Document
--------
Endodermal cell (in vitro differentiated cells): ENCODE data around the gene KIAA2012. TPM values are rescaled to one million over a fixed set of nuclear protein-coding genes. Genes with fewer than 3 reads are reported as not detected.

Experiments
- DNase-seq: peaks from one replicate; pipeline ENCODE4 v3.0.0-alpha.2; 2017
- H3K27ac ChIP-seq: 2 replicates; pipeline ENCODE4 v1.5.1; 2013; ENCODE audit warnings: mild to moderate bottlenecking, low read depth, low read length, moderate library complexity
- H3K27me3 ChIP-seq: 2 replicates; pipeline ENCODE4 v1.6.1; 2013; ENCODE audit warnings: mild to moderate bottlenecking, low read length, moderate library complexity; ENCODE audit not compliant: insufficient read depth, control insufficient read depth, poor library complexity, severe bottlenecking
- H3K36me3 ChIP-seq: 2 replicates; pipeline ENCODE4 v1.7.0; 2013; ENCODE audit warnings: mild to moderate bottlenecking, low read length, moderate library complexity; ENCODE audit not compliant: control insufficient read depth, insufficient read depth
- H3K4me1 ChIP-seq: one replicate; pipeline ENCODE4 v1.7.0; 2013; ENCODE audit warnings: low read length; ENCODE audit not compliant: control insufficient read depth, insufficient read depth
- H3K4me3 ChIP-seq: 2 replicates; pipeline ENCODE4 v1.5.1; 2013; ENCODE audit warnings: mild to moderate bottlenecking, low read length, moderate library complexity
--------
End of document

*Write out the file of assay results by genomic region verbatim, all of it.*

Endodermal cell (in vitro differentiated cells): ENCODE data around the gene KIAA2012. TPM values are rescaled to one million over a fixed set of nuclear protein-coding genes. Genes with fewer than 3 reads are reported as not detected.

Experiments
- DNase-seq: peaks from one replicate; pipeline ENCODE4 v3.0.0-alpha.2; 2017
- H3K27ac ChIP-seq: 2 replicates; pipeline ENCODE4 v1.5.1; 2013; ENCODE audit warnings: mild to moderate bottlenecking, low read depth, low read length, moderate library complexity
- H3K27me3 ChIP-seq: 2 replicates; pipeline ENCODE4 v1.6.1; 2013; ENCODE audit warnings: mild to moderate bottlenecking, low read length, moderate library complexity; ENCODE audit not compliant: insufficient read depth, control insufficient read depth, poor library complexity, severe bottlenecking
- H3K36me3 ChIP-seq: 2 replicates; pipeline ENCODE4 v1.7.0; 2013; ENCODE audit warnings: mild to moderate bottlenecking, low read length, moderate library complexity; ENCODE audit not compliant: control insufficient read depth, insufficient read depth
- H3K4me1 ChIP-seq: one replicate; pipeline ENCODE4 v1.7.0; 2013; ENCODE audit warnings: low read length; ENCODE audit not compliant: control insufficient read depth, insufficient read depth
- H3K4me3 ChIP-seq: 2 replicates; pipeline ENCODE4 v1.5.1; 2013; ENCODE audit warnings: mild to moderate bottlenecking, low read length, moderate library complexity